Now Streaming: Netflix Instant Alternatives To The Dark Knight Rises, Step Up Revolution, And Klown

By Kristy Puchko 2012-07-27 07:34:17discussion comments
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Are you overwhelmed by the massive catalog of Netflix Instant's available titles? No worries. With this biweekly column we'll help you parse through its streaming library to uncover enticing features with tie-ins to the latest theatrical releases.

This week, in the spirit of The Dark Knight Rises, Step Up Revolution, and Klown, we've collected some of the biggest action pics of last summer, three sensational dance flicks, and a few foreign comedies that take raunchy humor to a strange new place.


The Dark Knight Rises
Christopher Nolan completes his Batman trilogy with a new adventure that takes place 8 years after the death of Harvey Dent. Since then, Gotham has become a place of peace, but a growling new threat known as Bane is ready to rise, forcing the Dark Knight out of retirement. Christian Bale, Tom Hardy and Anne Hathaway co-star.

Summertime offers some of the biggest, most bombastic releases on the Hollywood calendar, and if The Dark Knight Rises has got you craving more summer-level thrills, treat yourself to these supped up action-adventures that hit theaters last summer.

Thor (2011) It was Marvel movies that dominated the box office last summer, thanks in part to the strong debut of Kenneth Branagh's bold comic book adaptation that brought plenty of Shakespearean-styled theatrics into the superhero genre. Chris Hemsworth stars as Thor, a powerful but arrogant warrior from another planet whose rivalry with his jealous brother Loki (Tom Hiddleston) could bring destruction to Earth. Natalie Portman and Anthony Hopkins co-star.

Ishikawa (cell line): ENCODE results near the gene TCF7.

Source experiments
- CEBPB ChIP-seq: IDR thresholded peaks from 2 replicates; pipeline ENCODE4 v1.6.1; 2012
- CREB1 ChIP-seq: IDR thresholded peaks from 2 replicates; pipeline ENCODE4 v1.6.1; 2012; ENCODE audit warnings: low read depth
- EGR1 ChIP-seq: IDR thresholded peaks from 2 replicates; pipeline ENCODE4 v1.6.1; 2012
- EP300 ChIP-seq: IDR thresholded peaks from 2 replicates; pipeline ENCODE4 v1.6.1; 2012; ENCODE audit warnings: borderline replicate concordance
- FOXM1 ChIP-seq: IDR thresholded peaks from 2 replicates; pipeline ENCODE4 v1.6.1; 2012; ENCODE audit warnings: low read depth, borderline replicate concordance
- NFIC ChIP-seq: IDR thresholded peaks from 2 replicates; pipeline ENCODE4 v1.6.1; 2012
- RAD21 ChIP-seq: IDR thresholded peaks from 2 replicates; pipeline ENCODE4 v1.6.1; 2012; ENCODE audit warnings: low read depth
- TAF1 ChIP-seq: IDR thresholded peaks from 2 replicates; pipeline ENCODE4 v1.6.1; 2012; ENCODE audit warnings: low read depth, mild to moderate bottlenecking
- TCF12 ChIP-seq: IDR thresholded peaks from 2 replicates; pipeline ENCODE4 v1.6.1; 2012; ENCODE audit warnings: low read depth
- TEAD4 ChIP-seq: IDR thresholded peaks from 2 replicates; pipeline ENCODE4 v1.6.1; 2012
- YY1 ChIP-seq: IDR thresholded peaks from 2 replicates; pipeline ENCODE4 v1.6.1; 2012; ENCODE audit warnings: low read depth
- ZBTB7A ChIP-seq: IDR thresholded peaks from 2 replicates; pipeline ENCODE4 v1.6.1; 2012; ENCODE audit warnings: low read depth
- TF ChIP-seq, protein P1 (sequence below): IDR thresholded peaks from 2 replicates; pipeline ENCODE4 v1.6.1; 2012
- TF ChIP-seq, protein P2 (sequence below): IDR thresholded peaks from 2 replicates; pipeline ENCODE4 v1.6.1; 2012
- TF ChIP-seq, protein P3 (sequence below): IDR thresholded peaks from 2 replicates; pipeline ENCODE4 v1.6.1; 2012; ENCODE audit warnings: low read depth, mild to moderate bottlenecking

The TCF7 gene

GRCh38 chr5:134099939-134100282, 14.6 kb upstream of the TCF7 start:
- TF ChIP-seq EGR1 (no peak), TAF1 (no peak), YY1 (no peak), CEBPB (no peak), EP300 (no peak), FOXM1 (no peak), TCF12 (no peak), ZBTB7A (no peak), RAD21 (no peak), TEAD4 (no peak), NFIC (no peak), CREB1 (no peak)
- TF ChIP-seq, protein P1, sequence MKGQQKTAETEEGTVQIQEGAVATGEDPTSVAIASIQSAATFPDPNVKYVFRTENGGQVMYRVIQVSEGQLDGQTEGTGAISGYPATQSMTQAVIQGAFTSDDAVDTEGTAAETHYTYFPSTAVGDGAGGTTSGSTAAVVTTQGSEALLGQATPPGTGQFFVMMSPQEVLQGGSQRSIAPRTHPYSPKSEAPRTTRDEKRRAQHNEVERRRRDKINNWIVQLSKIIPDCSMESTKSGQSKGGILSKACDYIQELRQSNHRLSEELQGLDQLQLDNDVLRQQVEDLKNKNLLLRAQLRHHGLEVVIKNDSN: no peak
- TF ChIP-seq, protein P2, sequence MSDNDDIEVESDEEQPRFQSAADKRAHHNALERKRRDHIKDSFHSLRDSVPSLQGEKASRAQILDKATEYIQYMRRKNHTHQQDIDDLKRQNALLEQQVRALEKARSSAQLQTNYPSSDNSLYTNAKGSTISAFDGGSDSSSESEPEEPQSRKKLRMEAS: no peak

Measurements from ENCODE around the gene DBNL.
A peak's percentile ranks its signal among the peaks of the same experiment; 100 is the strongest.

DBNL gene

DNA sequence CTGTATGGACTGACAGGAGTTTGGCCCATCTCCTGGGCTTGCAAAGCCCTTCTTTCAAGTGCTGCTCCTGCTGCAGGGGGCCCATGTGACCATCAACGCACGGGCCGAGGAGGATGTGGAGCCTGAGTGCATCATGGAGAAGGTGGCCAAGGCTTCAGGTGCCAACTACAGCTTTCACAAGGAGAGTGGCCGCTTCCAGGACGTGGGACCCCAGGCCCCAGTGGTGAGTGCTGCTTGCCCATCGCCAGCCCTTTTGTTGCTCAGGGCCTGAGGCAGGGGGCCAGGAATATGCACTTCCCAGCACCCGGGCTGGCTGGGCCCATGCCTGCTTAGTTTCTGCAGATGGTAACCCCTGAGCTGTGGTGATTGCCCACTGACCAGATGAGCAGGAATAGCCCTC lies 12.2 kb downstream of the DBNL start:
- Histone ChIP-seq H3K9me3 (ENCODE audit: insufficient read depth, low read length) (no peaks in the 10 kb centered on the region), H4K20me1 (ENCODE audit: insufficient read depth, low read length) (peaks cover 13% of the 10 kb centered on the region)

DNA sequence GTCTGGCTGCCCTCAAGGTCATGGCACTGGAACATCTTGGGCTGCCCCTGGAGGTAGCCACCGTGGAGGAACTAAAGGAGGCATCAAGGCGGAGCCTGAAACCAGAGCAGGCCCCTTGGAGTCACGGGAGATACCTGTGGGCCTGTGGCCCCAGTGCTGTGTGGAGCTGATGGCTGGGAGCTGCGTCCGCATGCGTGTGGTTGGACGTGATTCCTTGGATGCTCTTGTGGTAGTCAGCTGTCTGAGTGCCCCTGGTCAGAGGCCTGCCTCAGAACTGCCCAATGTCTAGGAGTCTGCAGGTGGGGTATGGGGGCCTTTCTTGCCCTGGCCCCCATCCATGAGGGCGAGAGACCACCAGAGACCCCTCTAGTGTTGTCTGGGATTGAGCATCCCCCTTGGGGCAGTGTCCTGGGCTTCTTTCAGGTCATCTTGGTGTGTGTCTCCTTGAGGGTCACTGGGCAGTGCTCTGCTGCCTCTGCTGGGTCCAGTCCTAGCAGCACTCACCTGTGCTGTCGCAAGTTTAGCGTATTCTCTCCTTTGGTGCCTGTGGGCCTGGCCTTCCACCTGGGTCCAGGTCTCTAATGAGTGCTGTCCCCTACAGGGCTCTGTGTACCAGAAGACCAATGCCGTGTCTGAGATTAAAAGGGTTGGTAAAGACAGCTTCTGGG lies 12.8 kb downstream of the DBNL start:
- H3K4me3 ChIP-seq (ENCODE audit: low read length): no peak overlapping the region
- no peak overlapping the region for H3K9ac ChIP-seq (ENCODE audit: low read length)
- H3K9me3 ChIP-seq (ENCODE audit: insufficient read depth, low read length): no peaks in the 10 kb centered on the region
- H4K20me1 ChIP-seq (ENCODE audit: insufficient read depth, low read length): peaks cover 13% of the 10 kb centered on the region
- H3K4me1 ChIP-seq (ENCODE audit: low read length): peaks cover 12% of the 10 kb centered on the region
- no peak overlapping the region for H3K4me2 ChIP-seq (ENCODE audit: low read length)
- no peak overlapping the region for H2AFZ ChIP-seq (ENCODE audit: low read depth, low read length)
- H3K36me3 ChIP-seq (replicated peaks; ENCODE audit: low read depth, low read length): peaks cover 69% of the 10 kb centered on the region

Transformers: Dark of the Moon (2011) The third feature in Michael Bay's gigantic extraterrestrial robot saga rewrites history, beginning with Neil Armstrong discovering a downed Cybertronian spacecraft on the moon in 1969. Shia LaBeouf returns to team up once more to fight alongside Optimus Prime and the rest of the Autobots to save the world. Just go with it.

Conan the Barbarian (2011) Director Marcus Nispel attempted to give the brawny warrior of Robert E. Howard's pulp fiction a new life with this big budget reboot. Unfortunately for Nispel and budding action star Jason Momoa, the movie tanked at the box office. But with nimble fight choreography and splashy special effects, this tale of a barbarian defending his homeland against hostile forces is totally satisfying home entertainment.


Step Up Revolution
The fourth film in the step up franchise stars So You Think You Can Dance's Kathryn McCormick as an aspiring dancer who moves to Miami and falls for the leader of a dance troupe who hopes to use their choreography and flash mob tactics to protest the gentrification that threatens their neighborhood. Stephen "Twitch" Boss and Mia Michaels co-star.

There's something uniquely satisfying about watching truly gifted and passionate dancers at work. And in that vein, here are three features that revel in the glory of dance!